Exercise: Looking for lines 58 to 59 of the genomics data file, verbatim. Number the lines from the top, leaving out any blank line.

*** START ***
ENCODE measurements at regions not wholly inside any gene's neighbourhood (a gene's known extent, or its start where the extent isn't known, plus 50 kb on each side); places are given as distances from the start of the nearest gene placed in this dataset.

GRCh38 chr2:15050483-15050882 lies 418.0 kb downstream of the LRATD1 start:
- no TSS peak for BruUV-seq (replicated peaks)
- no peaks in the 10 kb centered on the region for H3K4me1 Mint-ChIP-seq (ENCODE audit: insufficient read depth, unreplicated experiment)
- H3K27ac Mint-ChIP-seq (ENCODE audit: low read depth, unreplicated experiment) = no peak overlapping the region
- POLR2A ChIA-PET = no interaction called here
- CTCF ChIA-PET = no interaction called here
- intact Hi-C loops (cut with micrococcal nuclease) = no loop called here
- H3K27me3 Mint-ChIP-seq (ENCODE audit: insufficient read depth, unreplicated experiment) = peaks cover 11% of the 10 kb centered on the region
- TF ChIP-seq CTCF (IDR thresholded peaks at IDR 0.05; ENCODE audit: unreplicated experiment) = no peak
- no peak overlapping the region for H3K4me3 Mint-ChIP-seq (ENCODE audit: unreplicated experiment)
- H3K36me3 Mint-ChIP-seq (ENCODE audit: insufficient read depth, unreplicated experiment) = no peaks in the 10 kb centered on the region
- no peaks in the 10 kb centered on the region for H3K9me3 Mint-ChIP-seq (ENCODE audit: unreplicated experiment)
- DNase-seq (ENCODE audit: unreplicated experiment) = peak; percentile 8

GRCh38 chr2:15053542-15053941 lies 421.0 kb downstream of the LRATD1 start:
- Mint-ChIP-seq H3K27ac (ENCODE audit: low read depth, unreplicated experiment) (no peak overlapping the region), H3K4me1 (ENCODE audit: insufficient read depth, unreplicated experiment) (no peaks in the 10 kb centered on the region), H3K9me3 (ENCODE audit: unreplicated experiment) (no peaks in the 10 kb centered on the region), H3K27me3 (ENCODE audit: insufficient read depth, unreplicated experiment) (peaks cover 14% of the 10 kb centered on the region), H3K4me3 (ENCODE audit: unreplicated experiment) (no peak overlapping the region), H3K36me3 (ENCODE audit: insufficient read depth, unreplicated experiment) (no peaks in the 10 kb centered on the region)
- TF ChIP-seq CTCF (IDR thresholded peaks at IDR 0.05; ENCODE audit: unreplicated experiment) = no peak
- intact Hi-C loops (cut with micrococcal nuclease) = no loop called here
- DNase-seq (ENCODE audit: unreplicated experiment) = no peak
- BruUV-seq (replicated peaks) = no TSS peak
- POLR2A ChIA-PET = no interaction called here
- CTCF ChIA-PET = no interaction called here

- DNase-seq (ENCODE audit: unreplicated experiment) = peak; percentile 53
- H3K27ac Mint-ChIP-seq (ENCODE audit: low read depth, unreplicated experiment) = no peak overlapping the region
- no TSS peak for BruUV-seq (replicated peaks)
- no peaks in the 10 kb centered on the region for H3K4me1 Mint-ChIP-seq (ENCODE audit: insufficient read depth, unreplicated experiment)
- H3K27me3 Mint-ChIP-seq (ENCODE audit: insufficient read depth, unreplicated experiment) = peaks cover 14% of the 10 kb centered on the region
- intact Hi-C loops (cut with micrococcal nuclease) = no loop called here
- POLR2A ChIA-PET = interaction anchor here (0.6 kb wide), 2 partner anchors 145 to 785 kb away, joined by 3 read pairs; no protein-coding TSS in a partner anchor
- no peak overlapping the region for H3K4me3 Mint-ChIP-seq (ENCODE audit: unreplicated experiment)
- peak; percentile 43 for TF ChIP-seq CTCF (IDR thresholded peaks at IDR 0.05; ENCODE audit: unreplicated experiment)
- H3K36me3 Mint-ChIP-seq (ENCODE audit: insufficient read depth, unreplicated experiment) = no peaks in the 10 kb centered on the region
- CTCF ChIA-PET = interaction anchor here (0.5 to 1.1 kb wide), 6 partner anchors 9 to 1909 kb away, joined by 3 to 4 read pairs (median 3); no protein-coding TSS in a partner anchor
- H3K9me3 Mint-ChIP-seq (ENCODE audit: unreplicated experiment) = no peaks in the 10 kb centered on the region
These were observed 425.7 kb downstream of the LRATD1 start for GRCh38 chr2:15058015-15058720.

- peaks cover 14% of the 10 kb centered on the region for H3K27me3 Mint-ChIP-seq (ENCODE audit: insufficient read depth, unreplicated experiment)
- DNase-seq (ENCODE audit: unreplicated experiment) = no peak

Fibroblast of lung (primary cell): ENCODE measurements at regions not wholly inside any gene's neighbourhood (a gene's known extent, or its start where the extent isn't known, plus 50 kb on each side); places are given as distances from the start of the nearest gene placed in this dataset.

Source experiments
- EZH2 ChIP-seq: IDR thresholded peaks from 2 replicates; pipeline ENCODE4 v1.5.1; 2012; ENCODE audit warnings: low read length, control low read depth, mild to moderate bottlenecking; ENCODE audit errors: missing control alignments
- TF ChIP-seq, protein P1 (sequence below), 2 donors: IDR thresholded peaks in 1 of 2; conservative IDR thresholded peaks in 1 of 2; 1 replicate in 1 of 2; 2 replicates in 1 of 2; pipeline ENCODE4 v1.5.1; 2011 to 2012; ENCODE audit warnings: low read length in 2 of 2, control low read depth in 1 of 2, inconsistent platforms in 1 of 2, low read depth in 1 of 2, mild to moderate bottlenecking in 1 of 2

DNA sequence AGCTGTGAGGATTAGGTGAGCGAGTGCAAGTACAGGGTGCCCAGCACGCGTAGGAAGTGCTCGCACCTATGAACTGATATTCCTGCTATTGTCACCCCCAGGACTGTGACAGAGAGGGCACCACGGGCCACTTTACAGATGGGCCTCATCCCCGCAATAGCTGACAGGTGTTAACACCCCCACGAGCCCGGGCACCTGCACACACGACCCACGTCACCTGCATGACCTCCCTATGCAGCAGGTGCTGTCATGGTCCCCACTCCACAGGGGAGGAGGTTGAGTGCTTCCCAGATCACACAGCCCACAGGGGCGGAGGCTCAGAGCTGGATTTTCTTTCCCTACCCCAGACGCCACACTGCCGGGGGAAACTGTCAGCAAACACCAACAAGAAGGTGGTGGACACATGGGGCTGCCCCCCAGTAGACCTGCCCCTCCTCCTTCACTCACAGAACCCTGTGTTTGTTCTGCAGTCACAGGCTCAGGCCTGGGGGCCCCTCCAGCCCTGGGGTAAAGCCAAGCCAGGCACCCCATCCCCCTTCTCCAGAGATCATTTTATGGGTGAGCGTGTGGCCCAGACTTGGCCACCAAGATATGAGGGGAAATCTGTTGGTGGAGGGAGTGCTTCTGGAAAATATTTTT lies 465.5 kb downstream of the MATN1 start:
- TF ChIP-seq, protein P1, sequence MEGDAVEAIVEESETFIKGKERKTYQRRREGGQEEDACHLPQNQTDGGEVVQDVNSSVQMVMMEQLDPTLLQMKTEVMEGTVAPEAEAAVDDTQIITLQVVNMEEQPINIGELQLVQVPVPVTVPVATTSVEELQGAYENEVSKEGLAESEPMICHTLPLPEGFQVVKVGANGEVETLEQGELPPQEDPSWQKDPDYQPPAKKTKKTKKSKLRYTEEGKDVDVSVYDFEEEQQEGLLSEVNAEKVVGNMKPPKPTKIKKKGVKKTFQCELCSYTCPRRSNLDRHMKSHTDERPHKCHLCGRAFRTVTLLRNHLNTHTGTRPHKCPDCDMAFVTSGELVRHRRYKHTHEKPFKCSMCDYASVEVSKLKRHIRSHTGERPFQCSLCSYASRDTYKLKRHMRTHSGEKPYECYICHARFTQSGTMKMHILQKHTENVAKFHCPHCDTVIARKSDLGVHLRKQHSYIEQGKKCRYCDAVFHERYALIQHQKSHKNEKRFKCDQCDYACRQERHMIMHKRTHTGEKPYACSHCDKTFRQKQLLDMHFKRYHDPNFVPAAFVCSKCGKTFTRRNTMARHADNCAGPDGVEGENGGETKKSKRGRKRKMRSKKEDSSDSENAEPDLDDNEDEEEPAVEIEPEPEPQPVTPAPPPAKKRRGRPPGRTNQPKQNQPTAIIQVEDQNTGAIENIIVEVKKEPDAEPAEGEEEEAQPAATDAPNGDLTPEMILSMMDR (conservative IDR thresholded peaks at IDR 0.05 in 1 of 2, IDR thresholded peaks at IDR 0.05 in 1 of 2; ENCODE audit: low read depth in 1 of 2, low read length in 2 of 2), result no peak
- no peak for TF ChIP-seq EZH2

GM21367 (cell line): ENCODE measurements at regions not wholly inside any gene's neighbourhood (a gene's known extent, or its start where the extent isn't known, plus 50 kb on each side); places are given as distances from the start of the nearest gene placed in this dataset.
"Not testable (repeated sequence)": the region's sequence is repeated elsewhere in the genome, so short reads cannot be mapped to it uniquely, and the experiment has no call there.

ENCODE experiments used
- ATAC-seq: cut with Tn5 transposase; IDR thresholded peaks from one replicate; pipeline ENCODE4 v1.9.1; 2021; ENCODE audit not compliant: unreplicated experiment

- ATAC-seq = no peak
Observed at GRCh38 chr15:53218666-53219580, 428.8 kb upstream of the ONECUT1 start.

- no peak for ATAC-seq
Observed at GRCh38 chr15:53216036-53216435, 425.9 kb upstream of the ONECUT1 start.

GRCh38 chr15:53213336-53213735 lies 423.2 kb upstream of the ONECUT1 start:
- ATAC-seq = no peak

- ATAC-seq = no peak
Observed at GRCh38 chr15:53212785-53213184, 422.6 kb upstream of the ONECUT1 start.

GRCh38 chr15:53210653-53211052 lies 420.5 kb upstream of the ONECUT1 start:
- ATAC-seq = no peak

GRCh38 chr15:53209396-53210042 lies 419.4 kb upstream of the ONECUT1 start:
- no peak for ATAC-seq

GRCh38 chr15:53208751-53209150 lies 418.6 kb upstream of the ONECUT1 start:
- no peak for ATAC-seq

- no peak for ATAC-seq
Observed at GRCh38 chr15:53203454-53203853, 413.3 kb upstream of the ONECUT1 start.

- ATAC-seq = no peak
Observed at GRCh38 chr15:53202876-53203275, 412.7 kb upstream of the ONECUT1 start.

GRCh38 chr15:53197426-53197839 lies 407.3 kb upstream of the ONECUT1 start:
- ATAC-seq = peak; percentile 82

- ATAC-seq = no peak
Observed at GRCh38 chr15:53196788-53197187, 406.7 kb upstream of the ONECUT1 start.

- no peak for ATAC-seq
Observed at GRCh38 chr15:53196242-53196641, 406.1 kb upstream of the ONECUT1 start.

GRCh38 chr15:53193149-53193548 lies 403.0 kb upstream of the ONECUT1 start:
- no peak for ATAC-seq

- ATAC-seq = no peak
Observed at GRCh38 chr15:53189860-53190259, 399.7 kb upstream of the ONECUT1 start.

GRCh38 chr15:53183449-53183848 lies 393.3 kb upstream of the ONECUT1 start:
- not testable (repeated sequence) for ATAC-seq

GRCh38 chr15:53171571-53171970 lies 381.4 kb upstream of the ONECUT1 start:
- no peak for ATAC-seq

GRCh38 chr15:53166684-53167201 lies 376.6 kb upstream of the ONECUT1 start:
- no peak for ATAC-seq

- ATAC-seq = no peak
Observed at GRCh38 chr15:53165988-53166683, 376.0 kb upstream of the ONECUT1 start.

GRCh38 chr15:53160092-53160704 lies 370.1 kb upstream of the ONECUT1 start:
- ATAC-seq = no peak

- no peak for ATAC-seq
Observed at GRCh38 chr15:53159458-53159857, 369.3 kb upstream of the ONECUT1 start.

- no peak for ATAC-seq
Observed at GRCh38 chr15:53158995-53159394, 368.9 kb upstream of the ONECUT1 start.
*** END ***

- ATAC-seq = no peak

GRCh38 chr15:53209396-53210042 lies 419.4 kb upstream of the ONECUT1 start: